'Turnaround specialist' Melrose Industries seizes control of British firm, which has £9.7bn automotive arm
James Attwood, digital editor
29 March 2018

British engineering giant GKN, whose Driveline division is one of the world’s largest automotive suppliers, is set to change ownership after investors backed an £8.1 billion hostile takeover by Melrose Industries.

Redditch-based GKN has nearly 60,000 employees worldwide, and its Driveline division produces automotive components for major car firms including BMW, Volkswagen and Volvo. The automotive division generated revenue of £9.7 billion in 2017.

GKN details next-generation lightweight EV powertrain

The future of GKN, which also has major aerospace and freight services divisions, has been in doubt since it issued a string of profit warnings last year and launched a review into its US aerospace arm. GKN bosses developed a restructuring plan that would have involved splitting out Driveline, and merging it with American car components firm Dana to create a new company, which GKN would take a 47% stake in.

At the same time, British-based Melrose Industries, which describes itself as a ‘turnaround specialist’ launched a bid to takeover GKN. Melrose has a strategy of buying manufacturing businesses, and restructuring them, before selling them off within five years.

That has led to fears that GKN could end up in foreign ownership, and that jobs could be at risk, prompting concerns from unions, government and firms that GKN supplies.

GKN: future electric driveline tech will create super-agile EVs

Melrose’s proposed deal was voted on by GKN shareholders earlier today, with 52.43% voting in favour. Melrose chairman Christopher Miller said: "We are delighted and grateful to have received support from GKN shareholders for our plan to create a UK industrial powerhouse.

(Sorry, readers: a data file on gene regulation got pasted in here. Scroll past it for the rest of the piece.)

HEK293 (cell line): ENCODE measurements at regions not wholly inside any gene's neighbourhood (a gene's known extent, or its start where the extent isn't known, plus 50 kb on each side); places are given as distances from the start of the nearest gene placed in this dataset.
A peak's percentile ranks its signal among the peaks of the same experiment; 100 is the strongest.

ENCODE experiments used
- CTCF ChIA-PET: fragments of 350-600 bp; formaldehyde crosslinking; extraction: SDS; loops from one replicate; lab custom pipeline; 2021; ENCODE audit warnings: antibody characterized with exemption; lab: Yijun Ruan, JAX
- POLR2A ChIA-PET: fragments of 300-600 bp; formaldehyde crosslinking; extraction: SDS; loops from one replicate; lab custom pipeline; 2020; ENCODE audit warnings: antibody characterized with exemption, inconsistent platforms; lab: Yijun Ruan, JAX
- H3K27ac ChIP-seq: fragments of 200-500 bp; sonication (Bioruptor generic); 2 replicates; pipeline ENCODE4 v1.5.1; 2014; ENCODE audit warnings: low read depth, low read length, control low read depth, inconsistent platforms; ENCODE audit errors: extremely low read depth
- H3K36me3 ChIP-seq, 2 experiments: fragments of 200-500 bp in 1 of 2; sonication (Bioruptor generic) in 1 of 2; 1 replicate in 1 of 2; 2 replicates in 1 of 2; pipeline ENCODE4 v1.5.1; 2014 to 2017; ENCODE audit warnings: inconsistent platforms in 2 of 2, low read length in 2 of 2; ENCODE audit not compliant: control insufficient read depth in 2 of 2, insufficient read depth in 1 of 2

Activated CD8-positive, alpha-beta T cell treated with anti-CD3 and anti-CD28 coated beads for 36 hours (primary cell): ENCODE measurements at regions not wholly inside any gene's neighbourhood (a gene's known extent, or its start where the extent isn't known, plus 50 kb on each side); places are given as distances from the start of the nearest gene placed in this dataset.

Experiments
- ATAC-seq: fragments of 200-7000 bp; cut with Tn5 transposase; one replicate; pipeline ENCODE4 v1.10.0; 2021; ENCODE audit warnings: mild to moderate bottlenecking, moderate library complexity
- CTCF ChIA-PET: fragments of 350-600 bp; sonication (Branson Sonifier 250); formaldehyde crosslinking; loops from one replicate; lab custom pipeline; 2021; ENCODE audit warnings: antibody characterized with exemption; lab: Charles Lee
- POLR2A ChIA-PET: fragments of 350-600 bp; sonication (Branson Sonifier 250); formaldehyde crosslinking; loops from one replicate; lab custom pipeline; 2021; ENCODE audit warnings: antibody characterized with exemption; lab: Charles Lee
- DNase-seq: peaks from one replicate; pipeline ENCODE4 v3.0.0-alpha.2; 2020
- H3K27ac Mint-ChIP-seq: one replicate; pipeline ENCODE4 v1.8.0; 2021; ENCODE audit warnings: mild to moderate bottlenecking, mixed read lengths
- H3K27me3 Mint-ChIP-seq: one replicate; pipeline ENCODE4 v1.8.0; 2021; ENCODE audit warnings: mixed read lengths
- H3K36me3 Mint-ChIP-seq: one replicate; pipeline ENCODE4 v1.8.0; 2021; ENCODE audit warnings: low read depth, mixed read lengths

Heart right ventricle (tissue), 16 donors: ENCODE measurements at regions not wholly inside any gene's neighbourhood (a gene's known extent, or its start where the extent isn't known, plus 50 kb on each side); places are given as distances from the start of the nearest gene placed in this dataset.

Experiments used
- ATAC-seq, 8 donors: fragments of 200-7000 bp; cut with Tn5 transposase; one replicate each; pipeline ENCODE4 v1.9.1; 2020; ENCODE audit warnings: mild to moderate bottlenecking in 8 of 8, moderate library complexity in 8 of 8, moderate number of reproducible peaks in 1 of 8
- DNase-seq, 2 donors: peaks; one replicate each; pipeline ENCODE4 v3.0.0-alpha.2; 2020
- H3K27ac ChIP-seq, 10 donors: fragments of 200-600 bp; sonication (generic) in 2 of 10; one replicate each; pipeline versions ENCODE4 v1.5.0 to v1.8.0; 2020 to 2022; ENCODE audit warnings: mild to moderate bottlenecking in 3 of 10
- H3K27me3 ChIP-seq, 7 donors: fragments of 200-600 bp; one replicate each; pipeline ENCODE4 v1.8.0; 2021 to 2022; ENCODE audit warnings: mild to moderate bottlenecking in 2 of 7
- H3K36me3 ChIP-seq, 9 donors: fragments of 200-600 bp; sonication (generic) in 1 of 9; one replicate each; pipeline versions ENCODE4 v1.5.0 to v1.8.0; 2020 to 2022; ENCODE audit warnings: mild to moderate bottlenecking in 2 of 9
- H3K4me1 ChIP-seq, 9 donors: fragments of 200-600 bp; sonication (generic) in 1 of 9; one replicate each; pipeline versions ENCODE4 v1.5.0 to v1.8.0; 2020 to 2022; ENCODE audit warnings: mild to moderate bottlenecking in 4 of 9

“We are looking forward to working with GKN's talented workforce and to delivering for customers and all stakeholders. Melrose has made commitments as to investment in research and development, skills and people and we are very excited about putting these into action.”

In the aftermath of the takeover announcement GKN shares rose 5.5%, with Melrose shares up 1.3%.

Read more

GKN details next-generation lightweight EV powertrain

GKN: future electric driveline tech will create super-agile EVs

 

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4

29 March 2018

I'd be very wary of Melrose, I don't think this is in the nest interests of GKN.

Such a shame it's come to this. GKN had some headwinds in North American aero when the US stopped ordering Blackhawk helicopters, and now one of our last large UK domiciled engineering companies is in the hands of an asset stripper.

We've never had a proper joined up industrial strategy in this country, and now with Brexit looming things look really rather hopeless for the long term.

29 March 2018
GKN will join the pantheon of great British companies sold down the river and broken up so that some city boys, (yes, they'll be based in London and Bermuda, maybe the Channel Islands). All this made possible by a tax and accounting regime that doesn't just allow, but encourages, it. Just like I.C.I.,Rover, and the almost entirety of the bicycle, aircraft and boat-building industries. From the largest manufacturing economy in the world to smaller than Spain in under 100 years.
Your task is almost complete, grasping, money men.

30 March 2018
I suspect the concerns about Melrose' intentions will prove well founded but it's a sad day when another bastion of British engineering starts a slow slide into the history books.

We've always had some of the world's best engineers here in the UK and (thankfully) our motorsport know-how is still much in demand but why oh why are we so incapable of managing our own engineering/vehicle mfg companies.

Too many have gone the same way, asset stripped, broken-up, sold to foreign owners - we've lost iconic British brands such as JLR/RR/Bentley only for their new owners to sell the resulting vehicles back to us but with them (Tata/BMW/VW) pulling the strings and pocketing the proceeds.

I would say lessons need to be learned but the same scenario has been playing out for the past 30 years and here we are now with GKN - it wouldn't happen in another country, so why do we let it?

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